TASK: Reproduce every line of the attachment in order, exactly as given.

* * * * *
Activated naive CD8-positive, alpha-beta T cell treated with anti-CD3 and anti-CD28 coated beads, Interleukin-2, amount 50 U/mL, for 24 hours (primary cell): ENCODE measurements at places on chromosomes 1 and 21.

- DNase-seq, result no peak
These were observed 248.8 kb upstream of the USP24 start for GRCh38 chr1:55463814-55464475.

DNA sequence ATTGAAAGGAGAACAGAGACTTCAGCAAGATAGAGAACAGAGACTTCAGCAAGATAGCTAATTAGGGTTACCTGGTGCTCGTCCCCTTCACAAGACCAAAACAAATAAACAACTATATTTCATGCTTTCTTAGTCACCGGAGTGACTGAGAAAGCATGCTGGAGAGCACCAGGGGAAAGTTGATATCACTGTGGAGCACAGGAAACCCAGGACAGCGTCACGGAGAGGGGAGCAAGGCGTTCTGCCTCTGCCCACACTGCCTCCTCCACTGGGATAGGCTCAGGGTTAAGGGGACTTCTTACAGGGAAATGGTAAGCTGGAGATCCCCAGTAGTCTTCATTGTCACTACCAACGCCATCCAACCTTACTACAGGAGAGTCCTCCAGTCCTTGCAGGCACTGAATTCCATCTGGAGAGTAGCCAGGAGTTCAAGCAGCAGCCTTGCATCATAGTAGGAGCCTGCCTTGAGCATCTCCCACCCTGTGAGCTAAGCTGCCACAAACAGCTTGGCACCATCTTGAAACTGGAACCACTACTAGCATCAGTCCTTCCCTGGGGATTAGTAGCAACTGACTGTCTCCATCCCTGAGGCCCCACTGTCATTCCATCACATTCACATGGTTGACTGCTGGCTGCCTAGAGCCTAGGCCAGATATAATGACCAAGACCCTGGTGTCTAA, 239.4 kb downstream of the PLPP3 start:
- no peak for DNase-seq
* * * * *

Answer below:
Activated naive CD8-positive, alpha-beta T cell treated with anti-CD3 and anti-CD28 coated beads, Interleukin-2, amount 50 U/mL, for 24 hours (primary cell): ENCODE measurements at places on chromosomes 1 and 21.

- DNase-seq, result no peak
These were observed 248.8 kb upstream of the USP24 start for GRCh38 chr1:55463814-55464475.

DNA sequence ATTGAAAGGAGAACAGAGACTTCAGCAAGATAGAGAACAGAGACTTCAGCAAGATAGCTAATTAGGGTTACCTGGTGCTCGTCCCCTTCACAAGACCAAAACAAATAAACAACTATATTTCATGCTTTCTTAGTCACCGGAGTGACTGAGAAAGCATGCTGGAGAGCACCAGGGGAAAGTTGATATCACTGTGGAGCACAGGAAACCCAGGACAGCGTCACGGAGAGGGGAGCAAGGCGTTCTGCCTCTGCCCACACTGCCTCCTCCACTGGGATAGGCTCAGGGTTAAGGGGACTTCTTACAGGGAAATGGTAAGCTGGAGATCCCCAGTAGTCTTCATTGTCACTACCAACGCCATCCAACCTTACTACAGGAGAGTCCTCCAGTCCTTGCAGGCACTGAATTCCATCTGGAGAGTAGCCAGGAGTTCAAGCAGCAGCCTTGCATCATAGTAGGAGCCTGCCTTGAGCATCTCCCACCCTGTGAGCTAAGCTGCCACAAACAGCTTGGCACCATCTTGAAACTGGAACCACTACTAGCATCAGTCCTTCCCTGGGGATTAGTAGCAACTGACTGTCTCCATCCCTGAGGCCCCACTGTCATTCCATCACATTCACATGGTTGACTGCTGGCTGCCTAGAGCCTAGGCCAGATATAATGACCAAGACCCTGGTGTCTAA, 239.4 kb downstream of the PLPP3 start:
- no peak for DNase-seq